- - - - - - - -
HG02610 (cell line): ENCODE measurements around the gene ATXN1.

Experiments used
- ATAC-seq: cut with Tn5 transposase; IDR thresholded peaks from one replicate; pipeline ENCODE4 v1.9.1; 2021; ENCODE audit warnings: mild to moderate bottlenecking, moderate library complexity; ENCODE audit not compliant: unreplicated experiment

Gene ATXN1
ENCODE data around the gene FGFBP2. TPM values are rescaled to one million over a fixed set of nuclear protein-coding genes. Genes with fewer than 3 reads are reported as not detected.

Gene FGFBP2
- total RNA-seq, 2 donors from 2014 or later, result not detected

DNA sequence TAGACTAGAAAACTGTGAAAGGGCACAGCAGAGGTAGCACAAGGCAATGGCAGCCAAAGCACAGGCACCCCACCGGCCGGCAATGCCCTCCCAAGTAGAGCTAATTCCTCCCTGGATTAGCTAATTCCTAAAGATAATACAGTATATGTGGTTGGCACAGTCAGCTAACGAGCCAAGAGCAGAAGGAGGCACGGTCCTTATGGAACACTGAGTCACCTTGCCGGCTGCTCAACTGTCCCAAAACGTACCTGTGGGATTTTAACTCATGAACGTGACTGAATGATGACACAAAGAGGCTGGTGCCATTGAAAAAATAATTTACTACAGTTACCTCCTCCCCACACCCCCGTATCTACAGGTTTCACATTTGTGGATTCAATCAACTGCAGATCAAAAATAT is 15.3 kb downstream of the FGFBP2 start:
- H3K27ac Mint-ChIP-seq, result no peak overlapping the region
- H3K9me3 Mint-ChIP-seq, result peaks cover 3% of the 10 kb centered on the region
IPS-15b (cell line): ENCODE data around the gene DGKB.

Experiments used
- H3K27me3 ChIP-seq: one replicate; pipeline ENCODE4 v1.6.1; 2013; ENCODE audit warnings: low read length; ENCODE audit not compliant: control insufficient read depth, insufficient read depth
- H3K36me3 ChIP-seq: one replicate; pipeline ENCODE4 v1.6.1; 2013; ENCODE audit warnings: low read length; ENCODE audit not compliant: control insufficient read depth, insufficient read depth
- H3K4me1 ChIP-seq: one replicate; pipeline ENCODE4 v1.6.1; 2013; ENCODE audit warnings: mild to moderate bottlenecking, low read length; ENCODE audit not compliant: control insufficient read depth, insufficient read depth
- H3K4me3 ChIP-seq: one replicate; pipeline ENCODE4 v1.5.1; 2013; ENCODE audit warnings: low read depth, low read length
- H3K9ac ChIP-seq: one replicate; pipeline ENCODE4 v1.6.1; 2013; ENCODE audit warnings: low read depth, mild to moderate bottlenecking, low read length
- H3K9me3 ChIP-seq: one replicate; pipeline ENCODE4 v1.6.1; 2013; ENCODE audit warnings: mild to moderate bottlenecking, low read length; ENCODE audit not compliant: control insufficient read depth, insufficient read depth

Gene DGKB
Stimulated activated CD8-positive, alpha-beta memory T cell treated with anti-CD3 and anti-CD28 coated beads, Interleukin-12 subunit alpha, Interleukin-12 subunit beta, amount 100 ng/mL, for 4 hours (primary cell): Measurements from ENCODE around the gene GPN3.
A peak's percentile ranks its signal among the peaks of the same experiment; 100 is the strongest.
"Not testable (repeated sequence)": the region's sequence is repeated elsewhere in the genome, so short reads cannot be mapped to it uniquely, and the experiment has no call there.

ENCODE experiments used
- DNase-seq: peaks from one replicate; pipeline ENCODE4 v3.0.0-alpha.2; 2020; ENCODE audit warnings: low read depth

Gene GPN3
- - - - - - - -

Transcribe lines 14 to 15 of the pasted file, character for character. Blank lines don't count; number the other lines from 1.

- H3K36me3 ChIP-seq: one replicate; pipeline ENCODE4 v1.6.1; 2013; ENCODE audit warnings: low read length; ENCODE audit not compliant: control insufficient read depth, insufficient read depth
- H3K4me1 ChIP-seq: one replicate; pipeline ENCODE4 v1.6.1; 2013; ENCODE audit warnings: mild to moderate bottlenecking, low read length; ENCODE audit not compliant: control insufficient read depth, insufficient read depth